Neither option is suitable for winter. Using the wrong type of herbicide at the wrong time of year will just increase the supply of seeds in the soil, known as the seed bank, and make the problem worse!
Please note that chemical herbicides can be harmful for the environment, animals and people, and often are not a long-term solution to weeds. Instead, new seeds can and will blow in on the wind and many weeds are becoming resistant to herbicides.
Chemical sprays should be used as a last resort. At the very least, make sure you’re using the right kind of weed killer for the job.
I have more helpful guides on weed killers such as whether you can spray on wet grass and the best commercial varieties that might be helpful too.
When Should I Spray Weeds?
Assuming you’ve decided to take this route, timing is key.
Applying a dose of pre-emergent herbicide in spring will help to prevent summer annuals from appearing.
Applying another dose of pre-emergent herbicide in fall will help to prevent winter annuals from appearing.
And for the sneaky ones that still somehow manage to get through, use a dose of post-emergent herbicide to knock them off before they flower and drop seed.
If you’re tackling weeds in the lawn, you might choose to use a targeted broadleaf spray – this will kill off weeds without killing your grass at the same time.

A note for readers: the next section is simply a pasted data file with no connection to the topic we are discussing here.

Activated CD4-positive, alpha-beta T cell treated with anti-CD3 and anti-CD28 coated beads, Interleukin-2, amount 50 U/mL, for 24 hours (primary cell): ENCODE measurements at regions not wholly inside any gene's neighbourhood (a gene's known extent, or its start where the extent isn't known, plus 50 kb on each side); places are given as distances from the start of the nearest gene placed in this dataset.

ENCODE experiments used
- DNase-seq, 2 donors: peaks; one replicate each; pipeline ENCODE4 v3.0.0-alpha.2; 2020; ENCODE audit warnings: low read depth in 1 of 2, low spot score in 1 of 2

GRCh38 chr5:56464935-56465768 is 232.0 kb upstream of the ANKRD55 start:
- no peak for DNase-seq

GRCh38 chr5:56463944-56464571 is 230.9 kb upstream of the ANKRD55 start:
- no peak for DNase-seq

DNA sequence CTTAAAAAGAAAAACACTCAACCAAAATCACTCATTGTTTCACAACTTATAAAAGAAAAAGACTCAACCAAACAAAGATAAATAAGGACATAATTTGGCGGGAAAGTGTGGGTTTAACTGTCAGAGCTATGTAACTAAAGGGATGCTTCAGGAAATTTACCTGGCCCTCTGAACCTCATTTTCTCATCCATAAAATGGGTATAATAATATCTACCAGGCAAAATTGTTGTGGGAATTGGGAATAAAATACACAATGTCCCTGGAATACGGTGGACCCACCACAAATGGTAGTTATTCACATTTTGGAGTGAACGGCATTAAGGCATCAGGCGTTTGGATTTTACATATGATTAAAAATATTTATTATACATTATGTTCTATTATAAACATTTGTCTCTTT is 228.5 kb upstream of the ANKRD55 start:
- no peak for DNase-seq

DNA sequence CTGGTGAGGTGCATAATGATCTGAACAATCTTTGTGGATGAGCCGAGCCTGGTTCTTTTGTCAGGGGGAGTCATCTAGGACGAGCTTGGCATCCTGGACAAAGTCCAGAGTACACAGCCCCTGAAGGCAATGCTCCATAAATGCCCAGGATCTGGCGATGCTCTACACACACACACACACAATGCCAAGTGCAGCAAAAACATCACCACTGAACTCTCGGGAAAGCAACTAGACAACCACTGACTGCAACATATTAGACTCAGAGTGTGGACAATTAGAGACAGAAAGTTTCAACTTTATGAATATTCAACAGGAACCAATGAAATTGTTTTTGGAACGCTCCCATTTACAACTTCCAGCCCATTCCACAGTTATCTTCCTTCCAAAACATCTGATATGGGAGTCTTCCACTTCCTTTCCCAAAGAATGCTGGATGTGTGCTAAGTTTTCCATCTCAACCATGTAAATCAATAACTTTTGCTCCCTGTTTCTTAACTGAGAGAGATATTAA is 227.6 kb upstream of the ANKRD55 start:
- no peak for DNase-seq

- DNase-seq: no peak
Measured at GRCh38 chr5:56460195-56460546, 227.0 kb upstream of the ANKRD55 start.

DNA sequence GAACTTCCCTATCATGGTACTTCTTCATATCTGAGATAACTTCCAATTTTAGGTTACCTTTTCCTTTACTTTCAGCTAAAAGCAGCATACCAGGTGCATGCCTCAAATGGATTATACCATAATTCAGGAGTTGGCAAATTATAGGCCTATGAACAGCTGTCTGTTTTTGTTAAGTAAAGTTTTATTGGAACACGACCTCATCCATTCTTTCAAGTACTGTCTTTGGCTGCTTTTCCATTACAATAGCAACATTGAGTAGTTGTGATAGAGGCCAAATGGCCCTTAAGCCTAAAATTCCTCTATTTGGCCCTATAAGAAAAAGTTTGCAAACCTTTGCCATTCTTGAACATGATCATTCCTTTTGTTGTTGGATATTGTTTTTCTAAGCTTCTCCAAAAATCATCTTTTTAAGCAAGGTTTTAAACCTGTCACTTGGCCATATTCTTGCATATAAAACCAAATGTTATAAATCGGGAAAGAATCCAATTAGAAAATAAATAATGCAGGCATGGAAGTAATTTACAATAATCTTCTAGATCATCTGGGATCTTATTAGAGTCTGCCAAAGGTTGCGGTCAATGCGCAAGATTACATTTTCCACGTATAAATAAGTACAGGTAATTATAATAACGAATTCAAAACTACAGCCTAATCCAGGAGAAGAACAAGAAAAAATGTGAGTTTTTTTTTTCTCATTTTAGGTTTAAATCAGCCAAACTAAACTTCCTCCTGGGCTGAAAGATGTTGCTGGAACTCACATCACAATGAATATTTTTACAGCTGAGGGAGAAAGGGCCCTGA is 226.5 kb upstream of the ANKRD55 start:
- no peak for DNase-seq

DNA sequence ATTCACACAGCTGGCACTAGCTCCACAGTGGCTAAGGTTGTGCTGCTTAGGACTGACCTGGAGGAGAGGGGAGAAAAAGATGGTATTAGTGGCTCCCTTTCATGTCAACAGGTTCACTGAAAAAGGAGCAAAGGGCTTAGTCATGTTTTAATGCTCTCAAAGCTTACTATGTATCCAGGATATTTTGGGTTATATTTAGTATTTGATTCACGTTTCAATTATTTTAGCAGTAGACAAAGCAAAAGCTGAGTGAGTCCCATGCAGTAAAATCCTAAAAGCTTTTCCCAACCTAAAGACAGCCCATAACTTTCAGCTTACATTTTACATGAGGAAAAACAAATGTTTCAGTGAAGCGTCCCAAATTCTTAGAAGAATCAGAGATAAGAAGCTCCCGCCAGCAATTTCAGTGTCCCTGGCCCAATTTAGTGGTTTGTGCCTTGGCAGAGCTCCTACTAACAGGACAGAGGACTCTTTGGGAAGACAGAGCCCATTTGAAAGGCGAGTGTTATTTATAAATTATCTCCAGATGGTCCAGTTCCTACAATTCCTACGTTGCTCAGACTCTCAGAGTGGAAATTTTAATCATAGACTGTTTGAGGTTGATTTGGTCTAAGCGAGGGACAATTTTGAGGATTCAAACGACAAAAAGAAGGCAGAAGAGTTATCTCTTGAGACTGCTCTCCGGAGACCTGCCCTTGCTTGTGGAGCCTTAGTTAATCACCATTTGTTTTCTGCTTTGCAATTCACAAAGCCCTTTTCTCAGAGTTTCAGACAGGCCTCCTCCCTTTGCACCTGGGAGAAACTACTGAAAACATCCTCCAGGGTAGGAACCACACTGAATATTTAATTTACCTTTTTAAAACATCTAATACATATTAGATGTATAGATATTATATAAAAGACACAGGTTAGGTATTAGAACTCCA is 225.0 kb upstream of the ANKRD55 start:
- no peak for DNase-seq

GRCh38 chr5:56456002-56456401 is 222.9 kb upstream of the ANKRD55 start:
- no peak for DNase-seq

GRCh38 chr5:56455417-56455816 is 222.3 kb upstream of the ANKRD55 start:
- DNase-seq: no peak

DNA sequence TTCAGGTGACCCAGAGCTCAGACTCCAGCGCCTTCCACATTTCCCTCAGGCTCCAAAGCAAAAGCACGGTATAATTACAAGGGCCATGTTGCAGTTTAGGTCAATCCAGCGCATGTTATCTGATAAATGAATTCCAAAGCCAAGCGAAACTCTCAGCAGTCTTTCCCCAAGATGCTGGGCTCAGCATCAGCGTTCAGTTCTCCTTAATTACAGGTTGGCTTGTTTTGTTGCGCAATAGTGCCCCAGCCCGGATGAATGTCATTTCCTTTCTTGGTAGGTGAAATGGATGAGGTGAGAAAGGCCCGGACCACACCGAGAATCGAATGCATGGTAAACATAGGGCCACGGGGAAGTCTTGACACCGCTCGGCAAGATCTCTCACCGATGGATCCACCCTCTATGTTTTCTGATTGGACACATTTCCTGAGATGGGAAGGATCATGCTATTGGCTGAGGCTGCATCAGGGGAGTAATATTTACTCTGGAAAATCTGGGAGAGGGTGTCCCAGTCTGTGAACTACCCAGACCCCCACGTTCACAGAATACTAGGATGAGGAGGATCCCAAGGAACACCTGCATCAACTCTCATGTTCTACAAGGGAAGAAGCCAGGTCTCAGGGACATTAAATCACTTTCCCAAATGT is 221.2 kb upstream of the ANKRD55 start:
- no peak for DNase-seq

Tips for Weed Spraying
Here are a few simple things to remember when spraying weeds in your garden and lawn:
- The temperature needs to be 40°F or above for the spray to be effective.
- Water the soil 24 – 48 hours before you apply the herbicide.
- Don’t water the soil for 24 hours after applying the herbicide.
- Don’t apply herbicide on a windy day – overspray can kill other plants in your garden.
- Be careful about letting pets and children near the sprayed area during and after spraying.
Can I Get Rid of Weeds Completely?
No. Mother Nature loves diversity, and there will always be opportunistic species ready to take advantage of a cozy niche in your yard.
Weed seeds travel on the wind, they are spread around on shoes and in pet fur, and they creep under fences.
Maintaining some management practices like the options listed above is the only way to keep them at bay. And winter time is no season for slacking off! For more information about caring for your lawn in winter, click here.
In conclusion, most weeds don’t die in winter, but instead go dormant or have seeds waiting underground for the warmer weather to arrive.
While some weeds are a menace, with a comprehensive prevention plan, you can win the battle.
And there’s nothing quite like the satisfaction that comes from a morning’s work pulling weeds!